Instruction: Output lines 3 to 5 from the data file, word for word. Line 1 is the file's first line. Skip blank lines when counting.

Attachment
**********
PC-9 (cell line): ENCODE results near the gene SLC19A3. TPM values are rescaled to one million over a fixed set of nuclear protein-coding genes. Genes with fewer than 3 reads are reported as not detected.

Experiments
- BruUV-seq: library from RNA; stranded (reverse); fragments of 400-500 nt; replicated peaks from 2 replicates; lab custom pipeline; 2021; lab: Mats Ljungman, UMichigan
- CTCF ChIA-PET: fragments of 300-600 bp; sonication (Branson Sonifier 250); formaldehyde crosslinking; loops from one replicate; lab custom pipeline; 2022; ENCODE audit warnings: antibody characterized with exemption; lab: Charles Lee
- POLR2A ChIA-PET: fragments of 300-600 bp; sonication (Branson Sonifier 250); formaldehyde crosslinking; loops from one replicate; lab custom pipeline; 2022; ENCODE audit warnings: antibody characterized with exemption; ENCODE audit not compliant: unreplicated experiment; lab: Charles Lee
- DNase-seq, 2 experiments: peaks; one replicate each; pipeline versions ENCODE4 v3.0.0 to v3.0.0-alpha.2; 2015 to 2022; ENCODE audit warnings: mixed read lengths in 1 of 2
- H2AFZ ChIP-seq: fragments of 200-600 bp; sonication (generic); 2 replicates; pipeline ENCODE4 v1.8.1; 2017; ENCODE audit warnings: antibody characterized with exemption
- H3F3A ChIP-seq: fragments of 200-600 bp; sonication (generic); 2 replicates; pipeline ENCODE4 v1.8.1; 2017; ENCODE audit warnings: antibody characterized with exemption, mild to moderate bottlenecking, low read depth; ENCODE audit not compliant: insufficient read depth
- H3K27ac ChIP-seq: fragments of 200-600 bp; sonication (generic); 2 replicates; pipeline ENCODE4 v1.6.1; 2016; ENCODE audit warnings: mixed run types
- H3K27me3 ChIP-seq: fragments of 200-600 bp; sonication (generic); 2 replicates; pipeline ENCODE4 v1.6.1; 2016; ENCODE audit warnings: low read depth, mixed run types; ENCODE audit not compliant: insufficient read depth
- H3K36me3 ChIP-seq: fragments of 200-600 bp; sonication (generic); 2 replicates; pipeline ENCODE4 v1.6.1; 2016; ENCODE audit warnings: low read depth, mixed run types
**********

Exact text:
- BruUV-seq: library from RNA; stranded (reverse); fragments of 400-500 nt; replicated peaks from 2 replicates; lab custom pipeline; 2021; lab: Mats Ljungman, UMichigan
- CTCF ChIA-PET: fragments of 300-600 bp; sonication (Branson Sonifier 250); formaldehyde crosslinking; loops from one replicate; lab custom pipeline; 2022; ENCODE audit warnings: antibody characterized with exemption; lab: Charles Lee
- POLR2A ChIA-PET: fragments of 300-600 bp; sonication (Branson Sonifier 250); formaldehyde crosslinking; loops from one replicate; lab custom pipeline; 2022; ENCODE audit warnings: antibody characterized with exemption; ENCODE audit not compliant: unreplicated experiment; lab: Charles Lee